Well over a thousand years old, the tradition of swordmaking in Japan is one of the most highly regarded metal crafts in the world. When all sword manufacture was prohibited in Japan for seven years after World War II, the age-old techniques were in danger of being lost forever. Today, in the hands of a new generation of practitioners, the craft is making a startling comeback. Connoisseurs say that the swords being produced now are the equal of anything made in Japan in the past few hundred years.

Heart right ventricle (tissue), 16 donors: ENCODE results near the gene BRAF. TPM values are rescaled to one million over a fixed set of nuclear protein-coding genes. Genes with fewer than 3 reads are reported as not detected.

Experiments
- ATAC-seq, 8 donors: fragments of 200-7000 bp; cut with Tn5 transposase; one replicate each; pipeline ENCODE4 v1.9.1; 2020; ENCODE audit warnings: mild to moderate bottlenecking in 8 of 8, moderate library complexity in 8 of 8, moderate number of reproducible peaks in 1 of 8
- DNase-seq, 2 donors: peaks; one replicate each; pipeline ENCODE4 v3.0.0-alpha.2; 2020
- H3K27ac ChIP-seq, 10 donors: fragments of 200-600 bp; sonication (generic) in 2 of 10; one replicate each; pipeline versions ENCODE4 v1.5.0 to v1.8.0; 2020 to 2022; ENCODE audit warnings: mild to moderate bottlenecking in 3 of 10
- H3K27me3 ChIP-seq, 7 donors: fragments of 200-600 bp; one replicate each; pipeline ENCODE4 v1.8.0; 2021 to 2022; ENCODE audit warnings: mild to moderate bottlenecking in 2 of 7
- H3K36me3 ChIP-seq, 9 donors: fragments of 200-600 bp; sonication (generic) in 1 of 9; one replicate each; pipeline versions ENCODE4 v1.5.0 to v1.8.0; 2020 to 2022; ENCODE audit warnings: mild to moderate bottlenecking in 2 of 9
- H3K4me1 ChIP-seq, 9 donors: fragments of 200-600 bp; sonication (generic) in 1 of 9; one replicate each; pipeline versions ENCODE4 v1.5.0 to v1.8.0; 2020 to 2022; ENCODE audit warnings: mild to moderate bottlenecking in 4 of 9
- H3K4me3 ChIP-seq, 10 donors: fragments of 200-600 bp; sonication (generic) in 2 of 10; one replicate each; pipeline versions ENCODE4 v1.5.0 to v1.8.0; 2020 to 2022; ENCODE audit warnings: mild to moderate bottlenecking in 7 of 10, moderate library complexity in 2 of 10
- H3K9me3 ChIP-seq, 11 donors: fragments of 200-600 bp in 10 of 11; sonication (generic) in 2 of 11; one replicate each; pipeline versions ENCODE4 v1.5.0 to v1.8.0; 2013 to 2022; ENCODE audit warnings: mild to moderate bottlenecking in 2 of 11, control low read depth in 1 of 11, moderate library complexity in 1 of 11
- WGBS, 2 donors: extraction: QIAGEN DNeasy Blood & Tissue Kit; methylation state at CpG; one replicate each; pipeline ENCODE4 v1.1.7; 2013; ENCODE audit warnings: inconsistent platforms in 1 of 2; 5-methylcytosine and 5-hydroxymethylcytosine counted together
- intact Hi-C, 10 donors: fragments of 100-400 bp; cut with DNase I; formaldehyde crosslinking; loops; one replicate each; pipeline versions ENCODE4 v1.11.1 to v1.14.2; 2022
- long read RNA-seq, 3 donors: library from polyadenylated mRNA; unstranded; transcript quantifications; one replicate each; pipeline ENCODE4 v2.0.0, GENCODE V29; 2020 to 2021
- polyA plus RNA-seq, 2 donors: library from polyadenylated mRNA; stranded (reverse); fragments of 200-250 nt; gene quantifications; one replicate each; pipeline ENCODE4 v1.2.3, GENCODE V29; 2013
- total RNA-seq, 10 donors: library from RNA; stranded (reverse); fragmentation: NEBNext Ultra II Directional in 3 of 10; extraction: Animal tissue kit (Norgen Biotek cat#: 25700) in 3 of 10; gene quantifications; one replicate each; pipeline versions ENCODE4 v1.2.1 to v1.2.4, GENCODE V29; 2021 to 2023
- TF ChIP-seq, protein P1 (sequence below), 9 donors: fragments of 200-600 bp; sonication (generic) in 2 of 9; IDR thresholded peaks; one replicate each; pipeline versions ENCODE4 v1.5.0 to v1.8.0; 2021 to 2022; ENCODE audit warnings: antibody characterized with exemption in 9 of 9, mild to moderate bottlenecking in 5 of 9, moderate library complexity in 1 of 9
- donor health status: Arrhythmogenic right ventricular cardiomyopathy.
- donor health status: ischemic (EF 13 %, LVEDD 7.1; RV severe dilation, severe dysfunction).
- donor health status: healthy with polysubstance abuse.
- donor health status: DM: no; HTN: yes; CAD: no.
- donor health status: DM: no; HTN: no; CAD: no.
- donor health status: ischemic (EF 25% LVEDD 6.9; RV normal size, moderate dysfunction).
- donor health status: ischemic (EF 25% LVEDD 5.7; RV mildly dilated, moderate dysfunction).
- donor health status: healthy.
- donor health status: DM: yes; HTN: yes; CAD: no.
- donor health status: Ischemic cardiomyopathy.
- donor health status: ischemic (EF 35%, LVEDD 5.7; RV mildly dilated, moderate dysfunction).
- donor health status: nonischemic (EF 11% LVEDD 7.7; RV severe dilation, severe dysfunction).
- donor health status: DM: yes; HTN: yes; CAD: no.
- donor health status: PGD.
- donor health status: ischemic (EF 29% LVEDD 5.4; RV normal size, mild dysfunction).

This book takes the reader into the workshops of four of Japan’s leading sword craftsmen. Each craftsman has a different role in the manufacture of a blade. Yoshindo Yoshihara, the swordsmith, begins with raw steel made in a traditional charcoal-fueled smelter and refines it by folding and forging, gradually shaping it into a sword with a hardened edge. Okisato Fujishiro then sharpens and polishes the sword with fine stones to reveal the color and texture of the steel. Metalworker Hiroshi Miyajima makes the small copper-and-gold habaki collar that fits between the blade and the scabbard. Finally, Kazuyuki Takayama carves the hilt and the scabbard out of a single piece of wood. Black-and-white photographs show every stage of the manufacture, while important information on history, metallurgy, and modern-day appraisal is presented in an extensive introduction.